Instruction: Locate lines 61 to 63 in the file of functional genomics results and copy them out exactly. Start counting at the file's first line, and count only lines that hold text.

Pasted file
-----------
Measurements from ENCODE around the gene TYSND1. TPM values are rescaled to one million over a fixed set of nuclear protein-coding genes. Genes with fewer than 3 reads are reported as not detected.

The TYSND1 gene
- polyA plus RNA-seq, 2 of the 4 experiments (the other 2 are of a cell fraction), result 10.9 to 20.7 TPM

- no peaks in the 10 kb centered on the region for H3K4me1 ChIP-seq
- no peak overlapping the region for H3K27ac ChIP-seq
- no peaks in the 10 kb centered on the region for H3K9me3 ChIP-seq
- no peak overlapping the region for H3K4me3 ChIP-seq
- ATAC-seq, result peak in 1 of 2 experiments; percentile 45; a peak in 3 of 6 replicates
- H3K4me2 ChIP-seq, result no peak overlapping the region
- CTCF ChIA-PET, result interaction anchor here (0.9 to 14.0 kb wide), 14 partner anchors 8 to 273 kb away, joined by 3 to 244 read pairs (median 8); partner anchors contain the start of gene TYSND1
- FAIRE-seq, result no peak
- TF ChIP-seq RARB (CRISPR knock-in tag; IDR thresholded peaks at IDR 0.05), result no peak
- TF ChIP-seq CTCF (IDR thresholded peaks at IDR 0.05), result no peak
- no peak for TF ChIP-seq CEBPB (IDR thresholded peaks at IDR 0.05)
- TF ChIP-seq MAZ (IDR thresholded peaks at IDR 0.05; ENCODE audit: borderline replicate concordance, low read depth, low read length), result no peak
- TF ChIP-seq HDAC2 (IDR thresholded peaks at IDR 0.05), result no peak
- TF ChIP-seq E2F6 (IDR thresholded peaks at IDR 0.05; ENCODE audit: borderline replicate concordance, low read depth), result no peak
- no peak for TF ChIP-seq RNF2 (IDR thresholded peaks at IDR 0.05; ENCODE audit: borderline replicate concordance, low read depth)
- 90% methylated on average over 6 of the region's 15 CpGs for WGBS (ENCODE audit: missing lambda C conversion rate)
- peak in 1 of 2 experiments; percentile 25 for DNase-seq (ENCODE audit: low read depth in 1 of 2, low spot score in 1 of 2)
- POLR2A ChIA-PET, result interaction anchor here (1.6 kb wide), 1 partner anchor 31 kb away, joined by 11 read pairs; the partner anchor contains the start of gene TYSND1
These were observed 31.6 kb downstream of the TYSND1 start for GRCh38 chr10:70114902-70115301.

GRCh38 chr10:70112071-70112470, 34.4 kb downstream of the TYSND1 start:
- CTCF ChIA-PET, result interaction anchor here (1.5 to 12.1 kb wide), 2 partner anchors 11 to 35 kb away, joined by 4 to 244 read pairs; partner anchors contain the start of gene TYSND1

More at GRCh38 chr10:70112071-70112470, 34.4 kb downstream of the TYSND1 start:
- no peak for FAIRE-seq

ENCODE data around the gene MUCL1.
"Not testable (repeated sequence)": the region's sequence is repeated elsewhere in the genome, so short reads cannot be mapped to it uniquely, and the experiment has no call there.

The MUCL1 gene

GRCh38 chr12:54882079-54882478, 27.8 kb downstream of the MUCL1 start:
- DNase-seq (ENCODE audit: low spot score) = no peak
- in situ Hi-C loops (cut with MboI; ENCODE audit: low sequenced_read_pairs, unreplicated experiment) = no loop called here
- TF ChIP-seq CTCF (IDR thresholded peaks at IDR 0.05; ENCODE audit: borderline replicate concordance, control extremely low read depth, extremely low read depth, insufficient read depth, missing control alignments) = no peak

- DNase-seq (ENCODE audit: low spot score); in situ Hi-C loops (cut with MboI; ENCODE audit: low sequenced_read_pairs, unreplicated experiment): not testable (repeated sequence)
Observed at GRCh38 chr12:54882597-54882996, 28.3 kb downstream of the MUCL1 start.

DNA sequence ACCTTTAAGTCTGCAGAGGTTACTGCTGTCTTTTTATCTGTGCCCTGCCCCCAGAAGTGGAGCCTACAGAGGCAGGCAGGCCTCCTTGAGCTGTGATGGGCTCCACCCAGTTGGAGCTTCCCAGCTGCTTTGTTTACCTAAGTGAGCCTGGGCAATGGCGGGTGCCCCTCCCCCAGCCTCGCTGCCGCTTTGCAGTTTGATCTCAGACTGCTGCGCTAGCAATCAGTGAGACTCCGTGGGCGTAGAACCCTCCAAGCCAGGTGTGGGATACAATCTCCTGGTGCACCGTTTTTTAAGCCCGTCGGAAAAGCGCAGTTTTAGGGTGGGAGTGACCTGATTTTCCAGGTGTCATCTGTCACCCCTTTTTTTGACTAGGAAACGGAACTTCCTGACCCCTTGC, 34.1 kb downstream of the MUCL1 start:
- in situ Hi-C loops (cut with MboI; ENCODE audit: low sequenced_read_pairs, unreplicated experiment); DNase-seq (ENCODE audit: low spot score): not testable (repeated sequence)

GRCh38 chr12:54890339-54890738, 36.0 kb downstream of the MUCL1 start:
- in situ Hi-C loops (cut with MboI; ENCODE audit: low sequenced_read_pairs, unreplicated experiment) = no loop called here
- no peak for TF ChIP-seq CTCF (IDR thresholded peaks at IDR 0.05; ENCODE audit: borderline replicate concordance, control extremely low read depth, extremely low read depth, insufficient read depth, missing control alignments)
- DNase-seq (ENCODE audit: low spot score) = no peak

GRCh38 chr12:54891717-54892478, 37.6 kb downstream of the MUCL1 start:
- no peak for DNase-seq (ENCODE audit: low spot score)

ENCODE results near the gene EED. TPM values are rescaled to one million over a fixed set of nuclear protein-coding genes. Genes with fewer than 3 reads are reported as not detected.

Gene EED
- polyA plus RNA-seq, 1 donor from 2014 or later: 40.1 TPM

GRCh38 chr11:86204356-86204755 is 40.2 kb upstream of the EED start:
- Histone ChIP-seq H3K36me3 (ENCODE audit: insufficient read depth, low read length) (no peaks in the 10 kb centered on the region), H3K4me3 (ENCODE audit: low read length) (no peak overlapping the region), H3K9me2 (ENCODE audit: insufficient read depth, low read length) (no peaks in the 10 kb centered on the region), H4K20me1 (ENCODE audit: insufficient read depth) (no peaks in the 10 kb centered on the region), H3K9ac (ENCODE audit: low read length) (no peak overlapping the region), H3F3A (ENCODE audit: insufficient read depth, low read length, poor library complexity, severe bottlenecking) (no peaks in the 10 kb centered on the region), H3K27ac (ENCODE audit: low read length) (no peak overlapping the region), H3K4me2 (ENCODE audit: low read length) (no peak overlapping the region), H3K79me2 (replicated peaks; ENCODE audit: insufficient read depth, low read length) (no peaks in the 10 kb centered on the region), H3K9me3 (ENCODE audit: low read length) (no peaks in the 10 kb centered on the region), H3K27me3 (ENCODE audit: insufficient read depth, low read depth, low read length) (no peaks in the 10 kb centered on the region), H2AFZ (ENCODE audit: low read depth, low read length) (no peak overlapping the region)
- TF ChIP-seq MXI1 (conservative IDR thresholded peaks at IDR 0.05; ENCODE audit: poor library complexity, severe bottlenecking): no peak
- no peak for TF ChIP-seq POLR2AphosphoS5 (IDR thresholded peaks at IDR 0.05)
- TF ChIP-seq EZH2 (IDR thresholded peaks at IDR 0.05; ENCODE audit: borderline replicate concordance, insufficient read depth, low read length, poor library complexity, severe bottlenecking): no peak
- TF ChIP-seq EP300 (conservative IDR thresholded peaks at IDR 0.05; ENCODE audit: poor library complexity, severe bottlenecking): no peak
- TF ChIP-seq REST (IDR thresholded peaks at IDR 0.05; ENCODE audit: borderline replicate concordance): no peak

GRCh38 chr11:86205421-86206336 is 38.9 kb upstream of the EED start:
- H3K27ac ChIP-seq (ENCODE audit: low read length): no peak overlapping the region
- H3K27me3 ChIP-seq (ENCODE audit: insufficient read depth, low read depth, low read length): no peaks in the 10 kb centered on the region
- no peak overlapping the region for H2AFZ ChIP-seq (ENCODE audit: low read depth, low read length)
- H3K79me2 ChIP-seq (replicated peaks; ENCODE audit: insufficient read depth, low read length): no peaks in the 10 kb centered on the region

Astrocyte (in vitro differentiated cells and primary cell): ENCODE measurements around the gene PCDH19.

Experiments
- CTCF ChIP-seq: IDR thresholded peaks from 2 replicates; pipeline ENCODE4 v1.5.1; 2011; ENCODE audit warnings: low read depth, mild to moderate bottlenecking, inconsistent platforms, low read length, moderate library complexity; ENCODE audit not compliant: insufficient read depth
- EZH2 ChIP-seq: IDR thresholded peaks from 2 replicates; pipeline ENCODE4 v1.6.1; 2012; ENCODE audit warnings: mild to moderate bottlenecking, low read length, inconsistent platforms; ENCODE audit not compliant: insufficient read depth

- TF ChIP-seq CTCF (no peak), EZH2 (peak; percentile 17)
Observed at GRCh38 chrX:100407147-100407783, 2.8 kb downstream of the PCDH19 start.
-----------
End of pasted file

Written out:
- CTCF ChIP-seq: IDR thresholded peaks from 2 replicates; pipeline ENCODE4 v1.5.1; 2011; ENCODE audit warnings: low read depth, mild to moderate bottlenecking, inconsistent platforms, low read length, moderate library complexity; ENCODE audit not compliant: insufficient read depth
- EZH2 ChIP-seq: IDR thresholded peaks from 2 replicates; pipeline ENCODE4 v1.6.1; 2012; ENCODE audit warnings: mild to moderate bottlenecking, low read length, inconsistent platforms; ENCODE audit not compliant: insufficient read depth

- TF ChIP-seq CTCF (no peak), EZH2 (peak; percentile 17)